The EVE auction house in Paris is getting ready to sell off a collection of historical and highly controversial objects.
The collection notably includes a ceremonial war shield, masks, a shrunken head, a warrior jacket adorned with human scalps, ancient jewelry, and ceremonial stones. Most of the collection can be traced back to Native American Indian tribes including the Acoma Pueblo and the Hopi.
US laws prohibit the sale of Native American ceremonial items, but those don’t apply in France.
Native American tribal leaders are trying to stop the auction and start a dialogue to reclaim the ceremonial objects that were taken from native peoples more than a century ago.
At the emergency meeting in Washington, Acoma Pueblo Nation Governor Kurt Riley made an emotional appeal for the auction to stop.
“I come today on the behalf of my people to talk about the illegal death sale of our sacred cultural items. Acoma has thrived for thousands of years because of cultural and traditional beliefs … our spiritual practices include the use of sacred objects, including the Acoma shield, which is due to be auctioned off to the highest bidder in Paris on Monday,” said Riley.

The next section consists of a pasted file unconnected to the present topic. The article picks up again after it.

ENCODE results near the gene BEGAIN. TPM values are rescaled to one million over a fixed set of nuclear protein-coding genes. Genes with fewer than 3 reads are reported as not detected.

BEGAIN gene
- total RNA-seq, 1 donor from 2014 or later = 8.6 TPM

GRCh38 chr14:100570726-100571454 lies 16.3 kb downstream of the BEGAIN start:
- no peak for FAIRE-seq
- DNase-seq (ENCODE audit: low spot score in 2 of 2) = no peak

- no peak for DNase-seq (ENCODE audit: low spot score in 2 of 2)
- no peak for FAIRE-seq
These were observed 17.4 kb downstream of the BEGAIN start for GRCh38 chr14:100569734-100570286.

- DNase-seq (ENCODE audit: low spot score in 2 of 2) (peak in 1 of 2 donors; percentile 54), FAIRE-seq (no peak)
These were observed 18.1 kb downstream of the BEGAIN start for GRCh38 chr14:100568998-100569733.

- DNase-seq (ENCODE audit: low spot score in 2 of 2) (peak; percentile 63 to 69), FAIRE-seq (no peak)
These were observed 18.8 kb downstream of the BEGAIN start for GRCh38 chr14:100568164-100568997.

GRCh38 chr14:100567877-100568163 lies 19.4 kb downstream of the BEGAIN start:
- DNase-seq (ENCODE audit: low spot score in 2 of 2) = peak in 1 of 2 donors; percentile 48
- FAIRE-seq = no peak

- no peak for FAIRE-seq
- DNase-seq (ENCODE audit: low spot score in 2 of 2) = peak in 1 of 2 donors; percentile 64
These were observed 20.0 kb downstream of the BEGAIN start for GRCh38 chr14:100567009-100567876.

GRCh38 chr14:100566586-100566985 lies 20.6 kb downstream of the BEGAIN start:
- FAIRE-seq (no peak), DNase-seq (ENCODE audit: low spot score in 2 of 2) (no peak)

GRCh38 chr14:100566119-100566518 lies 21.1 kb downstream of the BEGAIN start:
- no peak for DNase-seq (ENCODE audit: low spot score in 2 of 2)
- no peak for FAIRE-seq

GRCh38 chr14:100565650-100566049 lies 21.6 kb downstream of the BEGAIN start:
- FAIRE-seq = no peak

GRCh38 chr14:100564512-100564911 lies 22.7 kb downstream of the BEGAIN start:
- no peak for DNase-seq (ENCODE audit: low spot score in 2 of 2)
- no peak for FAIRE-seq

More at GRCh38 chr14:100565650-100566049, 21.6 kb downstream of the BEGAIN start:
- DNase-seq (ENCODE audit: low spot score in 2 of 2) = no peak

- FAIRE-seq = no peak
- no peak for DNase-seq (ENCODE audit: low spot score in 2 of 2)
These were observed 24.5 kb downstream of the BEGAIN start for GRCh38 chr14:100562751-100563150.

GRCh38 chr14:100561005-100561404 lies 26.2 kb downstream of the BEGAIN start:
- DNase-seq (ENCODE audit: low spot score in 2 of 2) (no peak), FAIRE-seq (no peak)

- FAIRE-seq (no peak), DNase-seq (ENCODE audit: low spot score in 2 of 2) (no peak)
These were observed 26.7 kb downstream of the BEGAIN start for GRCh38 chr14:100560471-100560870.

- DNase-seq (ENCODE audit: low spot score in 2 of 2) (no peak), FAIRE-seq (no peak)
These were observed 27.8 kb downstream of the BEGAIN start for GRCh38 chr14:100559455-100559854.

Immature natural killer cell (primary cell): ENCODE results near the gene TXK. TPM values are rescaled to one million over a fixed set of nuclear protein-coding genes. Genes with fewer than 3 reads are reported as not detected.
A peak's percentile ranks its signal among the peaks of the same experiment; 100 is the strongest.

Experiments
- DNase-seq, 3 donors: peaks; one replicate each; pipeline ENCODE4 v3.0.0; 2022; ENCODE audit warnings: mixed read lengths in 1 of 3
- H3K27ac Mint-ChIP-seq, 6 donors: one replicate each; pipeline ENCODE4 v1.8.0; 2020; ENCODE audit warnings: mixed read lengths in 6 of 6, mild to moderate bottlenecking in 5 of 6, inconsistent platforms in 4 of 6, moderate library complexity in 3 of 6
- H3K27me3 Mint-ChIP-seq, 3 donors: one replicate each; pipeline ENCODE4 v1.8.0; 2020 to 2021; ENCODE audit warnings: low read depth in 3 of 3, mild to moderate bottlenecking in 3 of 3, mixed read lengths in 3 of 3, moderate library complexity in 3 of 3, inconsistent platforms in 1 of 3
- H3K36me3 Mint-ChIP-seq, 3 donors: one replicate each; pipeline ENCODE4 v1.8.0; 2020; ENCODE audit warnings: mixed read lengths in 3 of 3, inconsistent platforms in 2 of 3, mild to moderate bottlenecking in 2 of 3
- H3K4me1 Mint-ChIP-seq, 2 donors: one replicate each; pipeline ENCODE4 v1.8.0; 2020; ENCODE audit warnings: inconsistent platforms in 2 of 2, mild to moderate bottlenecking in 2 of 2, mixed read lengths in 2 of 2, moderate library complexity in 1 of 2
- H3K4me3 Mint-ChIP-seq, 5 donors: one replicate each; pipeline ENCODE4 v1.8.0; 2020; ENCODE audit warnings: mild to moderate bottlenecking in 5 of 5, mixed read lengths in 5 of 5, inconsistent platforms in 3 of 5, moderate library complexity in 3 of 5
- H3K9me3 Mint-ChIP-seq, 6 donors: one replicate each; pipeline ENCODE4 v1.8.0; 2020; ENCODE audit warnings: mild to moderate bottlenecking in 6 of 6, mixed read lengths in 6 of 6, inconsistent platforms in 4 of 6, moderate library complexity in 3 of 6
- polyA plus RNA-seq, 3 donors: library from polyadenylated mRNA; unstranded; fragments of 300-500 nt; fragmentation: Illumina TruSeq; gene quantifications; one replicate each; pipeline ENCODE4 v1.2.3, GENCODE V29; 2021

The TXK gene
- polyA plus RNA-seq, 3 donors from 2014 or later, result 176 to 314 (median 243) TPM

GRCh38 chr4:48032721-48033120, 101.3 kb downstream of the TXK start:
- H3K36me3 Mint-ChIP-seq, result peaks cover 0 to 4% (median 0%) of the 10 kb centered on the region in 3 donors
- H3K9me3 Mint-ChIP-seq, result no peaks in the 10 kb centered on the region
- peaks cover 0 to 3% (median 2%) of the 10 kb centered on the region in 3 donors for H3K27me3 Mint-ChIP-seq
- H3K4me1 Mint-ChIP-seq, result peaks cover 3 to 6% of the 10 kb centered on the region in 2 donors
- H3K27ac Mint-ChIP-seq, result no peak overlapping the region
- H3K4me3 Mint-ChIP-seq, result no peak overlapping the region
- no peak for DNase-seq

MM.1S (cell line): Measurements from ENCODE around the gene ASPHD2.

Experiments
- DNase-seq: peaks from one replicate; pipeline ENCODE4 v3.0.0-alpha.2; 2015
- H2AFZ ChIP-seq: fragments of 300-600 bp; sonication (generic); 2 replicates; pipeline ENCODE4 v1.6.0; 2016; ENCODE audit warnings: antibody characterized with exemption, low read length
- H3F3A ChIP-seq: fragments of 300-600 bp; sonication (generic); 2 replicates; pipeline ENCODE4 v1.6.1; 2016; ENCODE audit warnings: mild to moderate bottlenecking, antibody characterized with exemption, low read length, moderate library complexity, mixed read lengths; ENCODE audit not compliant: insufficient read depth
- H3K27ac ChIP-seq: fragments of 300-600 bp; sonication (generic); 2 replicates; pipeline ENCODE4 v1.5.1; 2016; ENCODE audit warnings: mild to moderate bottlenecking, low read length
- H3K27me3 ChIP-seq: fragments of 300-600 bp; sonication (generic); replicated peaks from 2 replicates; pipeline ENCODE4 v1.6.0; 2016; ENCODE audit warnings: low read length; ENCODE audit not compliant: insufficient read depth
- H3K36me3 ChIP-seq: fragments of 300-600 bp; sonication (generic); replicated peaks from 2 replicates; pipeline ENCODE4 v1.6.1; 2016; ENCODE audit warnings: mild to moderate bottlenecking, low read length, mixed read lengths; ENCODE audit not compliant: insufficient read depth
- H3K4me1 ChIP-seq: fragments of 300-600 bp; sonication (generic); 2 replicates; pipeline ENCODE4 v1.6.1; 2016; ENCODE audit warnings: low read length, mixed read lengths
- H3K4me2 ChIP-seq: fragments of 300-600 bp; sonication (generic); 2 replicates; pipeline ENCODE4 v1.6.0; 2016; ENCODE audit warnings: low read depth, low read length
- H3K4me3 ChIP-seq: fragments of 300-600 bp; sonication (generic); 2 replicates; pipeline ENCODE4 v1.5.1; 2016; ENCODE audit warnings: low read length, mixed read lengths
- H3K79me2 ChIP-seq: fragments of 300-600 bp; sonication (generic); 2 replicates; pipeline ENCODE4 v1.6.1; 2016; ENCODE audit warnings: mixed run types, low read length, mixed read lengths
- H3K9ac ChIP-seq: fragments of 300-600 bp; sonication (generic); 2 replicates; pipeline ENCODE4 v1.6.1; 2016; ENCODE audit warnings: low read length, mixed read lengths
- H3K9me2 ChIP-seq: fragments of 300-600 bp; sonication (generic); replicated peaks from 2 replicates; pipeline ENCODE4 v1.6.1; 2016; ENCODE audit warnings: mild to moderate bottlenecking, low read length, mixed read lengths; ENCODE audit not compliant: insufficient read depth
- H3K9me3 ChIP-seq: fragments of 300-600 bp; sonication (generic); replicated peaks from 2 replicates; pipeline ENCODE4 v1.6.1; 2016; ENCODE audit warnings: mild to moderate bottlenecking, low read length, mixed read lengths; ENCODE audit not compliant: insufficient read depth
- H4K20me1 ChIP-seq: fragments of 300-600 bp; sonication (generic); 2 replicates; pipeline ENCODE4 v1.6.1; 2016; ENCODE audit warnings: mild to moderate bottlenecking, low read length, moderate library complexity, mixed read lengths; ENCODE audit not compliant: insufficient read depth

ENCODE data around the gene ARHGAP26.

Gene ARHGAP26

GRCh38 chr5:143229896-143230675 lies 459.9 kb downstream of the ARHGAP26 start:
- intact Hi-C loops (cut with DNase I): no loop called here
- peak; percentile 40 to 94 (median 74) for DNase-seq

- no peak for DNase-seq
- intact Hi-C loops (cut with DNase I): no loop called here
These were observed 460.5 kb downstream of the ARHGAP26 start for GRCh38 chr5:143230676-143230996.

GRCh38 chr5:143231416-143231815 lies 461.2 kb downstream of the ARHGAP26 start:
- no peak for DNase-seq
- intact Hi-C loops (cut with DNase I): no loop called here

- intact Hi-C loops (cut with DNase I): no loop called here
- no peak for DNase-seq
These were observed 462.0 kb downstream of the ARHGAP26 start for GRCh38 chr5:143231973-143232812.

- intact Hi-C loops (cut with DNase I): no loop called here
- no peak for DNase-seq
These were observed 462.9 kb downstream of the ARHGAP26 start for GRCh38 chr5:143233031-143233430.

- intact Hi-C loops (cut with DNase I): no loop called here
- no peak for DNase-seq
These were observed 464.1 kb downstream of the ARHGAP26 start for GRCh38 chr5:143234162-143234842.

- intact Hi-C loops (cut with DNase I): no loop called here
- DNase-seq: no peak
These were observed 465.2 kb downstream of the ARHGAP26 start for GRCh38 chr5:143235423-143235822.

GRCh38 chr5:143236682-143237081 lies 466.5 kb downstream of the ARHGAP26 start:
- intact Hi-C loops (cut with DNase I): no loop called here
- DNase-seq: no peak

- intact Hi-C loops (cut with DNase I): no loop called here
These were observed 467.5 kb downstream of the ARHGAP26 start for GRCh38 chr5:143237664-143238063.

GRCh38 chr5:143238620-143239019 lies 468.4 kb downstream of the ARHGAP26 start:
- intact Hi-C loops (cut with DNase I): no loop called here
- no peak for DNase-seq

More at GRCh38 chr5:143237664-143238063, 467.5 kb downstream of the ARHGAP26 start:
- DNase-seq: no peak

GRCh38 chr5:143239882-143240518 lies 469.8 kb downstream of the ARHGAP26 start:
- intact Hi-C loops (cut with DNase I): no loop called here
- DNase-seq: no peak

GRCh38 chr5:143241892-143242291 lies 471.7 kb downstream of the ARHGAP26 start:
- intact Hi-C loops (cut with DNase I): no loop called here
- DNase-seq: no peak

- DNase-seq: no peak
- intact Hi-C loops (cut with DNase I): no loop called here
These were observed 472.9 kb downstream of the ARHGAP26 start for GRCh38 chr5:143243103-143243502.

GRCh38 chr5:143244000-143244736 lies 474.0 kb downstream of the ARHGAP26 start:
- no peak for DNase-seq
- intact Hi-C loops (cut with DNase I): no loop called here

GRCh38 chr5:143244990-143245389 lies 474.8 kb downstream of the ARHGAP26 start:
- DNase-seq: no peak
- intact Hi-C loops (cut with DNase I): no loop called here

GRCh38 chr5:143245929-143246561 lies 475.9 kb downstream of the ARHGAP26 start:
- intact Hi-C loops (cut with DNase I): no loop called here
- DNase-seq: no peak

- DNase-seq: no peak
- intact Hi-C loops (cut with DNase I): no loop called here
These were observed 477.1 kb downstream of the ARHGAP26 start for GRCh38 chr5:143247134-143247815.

“The Acoma shield is a sacred item that no individual can own, it is not intended for commercial use or … created for artistic value. The item was created to be used in specific Acoma ceremonies for the benefit of our community.”
Is this situation similar to the sale of Christian relics or consecrated items?
The French auction house’s position is that the tribes can buy back their sacred items during the auction. But is another path possible which would meet the standards of justice?